Tuesday, January 23, 2007

Praise the Lord!!

She's gone! Vanstone dumped.

"A very colourful person" according to Our Great & Fearless Leader.

Not quite how I'd put it.

Seems she could well be in line for a plum diplomatic post somewhere but who cares, at least she's out of our government.

Sadly there's no hint of Ruddock being dumped.

By the way, isn't it good to see that environmental matters will be under the direction of a highly qualified person, well prepared for the role in his career as a Merchant Banker.

The story is here: Vanstone dumped

Wednesday, January 17, 2007

Drought? What drought?

The dams are at 13.5% capacity and heading rapidly emptier. The forecast is, surprise surprise, for below average rainfall.

But that doesn't change the visionary thinking of our policy-makers.

They have a cunning plan. Wait for rain.

Well done! Great strategy! That'll fix the problem.

Here's the story from the Central Coast Express Advocate:

Fight to stave off Level 5


WATER authorities are waging a last-ditch battle to stave off Level 5 water restrictions by March.

Water storage in Central Coast dams is only 13.5 per cent of capacity and has been dropping between 0.1 and 0.3 per cent each week.

With six weeks of summer left the coast is edging towards 12 per cent the trigger point for Level 5 restrictions. This would limit each resident to 130 litres of water a day.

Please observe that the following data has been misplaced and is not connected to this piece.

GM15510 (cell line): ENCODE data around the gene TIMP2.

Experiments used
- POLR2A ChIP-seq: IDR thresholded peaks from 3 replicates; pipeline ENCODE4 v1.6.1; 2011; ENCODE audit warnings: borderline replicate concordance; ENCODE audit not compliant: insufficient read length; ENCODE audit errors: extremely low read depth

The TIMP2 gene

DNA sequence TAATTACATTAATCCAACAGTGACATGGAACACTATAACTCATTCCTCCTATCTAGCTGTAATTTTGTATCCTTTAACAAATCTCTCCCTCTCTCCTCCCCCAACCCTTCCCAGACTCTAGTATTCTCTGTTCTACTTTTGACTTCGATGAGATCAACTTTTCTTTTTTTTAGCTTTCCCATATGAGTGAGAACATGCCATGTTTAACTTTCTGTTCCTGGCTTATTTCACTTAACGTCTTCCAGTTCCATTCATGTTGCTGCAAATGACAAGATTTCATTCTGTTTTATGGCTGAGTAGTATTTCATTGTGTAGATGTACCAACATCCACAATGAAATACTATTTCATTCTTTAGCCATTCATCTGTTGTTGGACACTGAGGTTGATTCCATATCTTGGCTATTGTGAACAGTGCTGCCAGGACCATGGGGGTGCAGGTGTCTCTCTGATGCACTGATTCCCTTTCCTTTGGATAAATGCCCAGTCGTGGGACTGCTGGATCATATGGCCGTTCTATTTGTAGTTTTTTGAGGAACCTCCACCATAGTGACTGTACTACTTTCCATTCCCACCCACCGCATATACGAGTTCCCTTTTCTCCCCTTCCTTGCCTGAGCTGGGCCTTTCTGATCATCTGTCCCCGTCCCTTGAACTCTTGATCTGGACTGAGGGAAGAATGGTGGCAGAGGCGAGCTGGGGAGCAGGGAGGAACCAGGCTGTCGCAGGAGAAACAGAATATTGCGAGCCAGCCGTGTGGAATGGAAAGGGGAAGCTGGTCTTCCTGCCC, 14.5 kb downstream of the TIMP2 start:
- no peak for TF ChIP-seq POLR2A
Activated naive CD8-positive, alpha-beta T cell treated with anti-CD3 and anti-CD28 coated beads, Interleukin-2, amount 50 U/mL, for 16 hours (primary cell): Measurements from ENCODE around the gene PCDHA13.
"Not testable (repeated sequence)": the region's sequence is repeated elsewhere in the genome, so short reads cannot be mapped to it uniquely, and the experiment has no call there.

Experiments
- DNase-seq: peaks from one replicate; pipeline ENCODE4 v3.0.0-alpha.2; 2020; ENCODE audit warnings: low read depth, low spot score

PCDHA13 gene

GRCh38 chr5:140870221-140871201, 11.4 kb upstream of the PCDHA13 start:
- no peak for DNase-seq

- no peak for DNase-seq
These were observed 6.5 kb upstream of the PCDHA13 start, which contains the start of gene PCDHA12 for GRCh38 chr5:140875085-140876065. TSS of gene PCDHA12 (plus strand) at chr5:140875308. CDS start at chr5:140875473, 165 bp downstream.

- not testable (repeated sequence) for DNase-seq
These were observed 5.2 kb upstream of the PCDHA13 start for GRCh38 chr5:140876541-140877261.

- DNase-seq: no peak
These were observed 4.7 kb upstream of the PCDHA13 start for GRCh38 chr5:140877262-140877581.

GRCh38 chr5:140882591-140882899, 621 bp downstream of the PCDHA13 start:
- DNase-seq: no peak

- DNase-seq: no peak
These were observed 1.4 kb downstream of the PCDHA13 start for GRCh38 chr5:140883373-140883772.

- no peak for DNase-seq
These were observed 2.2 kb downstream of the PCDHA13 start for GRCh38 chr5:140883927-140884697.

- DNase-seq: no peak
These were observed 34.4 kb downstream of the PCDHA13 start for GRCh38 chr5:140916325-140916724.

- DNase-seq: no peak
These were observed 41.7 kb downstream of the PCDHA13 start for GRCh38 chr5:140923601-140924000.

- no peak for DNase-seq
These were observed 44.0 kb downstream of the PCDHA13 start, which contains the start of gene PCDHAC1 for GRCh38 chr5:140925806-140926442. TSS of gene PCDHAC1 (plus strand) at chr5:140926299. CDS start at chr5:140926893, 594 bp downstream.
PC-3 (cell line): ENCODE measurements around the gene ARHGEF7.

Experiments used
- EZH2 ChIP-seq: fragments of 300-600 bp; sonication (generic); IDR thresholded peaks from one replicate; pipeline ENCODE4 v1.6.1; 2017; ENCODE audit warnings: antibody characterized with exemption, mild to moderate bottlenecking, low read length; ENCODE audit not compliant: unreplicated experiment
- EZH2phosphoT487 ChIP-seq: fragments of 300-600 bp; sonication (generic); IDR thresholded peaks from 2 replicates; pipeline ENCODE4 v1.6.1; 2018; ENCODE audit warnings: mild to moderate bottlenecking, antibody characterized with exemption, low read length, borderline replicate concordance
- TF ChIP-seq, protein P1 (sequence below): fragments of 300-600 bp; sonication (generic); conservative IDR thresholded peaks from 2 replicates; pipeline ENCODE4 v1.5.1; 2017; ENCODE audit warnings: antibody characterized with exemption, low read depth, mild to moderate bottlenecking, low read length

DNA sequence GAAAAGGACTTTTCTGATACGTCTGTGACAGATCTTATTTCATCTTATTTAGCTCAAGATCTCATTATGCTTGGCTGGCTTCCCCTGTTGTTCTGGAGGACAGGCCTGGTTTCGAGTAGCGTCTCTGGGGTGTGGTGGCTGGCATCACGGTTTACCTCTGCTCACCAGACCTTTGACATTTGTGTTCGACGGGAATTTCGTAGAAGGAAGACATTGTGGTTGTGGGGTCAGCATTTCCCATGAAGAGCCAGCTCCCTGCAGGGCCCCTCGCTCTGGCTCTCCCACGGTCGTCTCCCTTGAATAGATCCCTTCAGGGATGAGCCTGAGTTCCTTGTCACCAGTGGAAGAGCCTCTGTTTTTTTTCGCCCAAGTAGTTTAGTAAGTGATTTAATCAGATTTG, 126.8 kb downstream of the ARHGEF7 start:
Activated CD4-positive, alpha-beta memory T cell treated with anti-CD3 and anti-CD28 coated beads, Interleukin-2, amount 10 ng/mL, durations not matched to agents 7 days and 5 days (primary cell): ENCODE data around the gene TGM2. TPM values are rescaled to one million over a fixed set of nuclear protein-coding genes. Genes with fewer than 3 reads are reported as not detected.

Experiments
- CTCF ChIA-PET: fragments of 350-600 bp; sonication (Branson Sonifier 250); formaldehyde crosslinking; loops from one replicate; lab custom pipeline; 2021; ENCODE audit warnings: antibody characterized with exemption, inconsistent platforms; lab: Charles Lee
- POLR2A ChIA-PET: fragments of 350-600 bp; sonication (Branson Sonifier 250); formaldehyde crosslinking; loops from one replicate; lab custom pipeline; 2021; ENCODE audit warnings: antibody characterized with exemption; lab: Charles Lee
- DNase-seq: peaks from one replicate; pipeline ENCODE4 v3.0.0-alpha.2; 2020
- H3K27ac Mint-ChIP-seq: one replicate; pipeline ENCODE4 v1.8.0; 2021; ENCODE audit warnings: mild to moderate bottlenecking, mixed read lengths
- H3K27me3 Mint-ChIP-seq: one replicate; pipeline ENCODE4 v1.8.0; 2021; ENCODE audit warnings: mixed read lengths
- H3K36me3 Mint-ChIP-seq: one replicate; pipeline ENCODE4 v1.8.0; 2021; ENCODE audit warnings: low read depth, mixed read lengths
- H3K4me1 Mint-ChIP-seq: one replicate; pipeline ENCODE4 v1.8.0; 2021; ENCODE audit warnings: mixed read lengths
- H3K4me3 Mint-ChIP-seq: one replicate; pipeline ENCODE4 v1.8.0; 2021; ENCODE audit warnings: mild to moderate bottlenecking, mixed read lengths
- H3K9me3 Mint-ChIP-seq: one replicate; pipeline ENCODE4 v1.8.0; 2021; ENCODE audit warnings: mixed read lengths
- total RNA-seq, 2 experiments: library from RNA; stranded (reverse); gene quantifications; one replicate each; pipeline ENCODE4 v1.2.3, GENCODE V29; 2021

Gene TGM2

But Gosford Wyong Councils Joint Water Authority hopes increased supply from the Hunter, along with underground pumping and lower than expected consumption, will see the coast `"squeeze through'' until rain arrives.

Rainfall over the dam catchment areas has been scarce this summer. Mangrove Creek Dam received just 4mm of rain last week compared to 24mm this time last year.

The Bureau of Meteorology has predicted "dryer than average rainfall conditions and warmer than average temperatures'' for the next three months.

The water authority was not expected to consider going to Level 5 restrictions at its monthly meeting at Wyong Council today but it will be on the agenda if dam levels continue to dwindle.
It was also expected to defer a decision to give the go-ahead for temporary desalination plant at Budgewoi Beach until February.

This was despite dire warnings in a report to be tabled at the meeting.

The report stated that surface water flows in the past 12 months were the lowest on record, rainfall had not altered the generally critical water situation and stream flows were at ``critically low'' levels.

At this stage the authority anticipates the first temporary desalination plant on Budgewoi Beach will need to be working by July.

But the authority won't have to give the go-ahead until February.

Authority guidelines state the trigger point for Level 5 restrictions will move to 10 per cent in March in anticipation of autumn rainfall.

Are our policy makers, at local, state and federal level, ever going to realise the seriousness of the situation?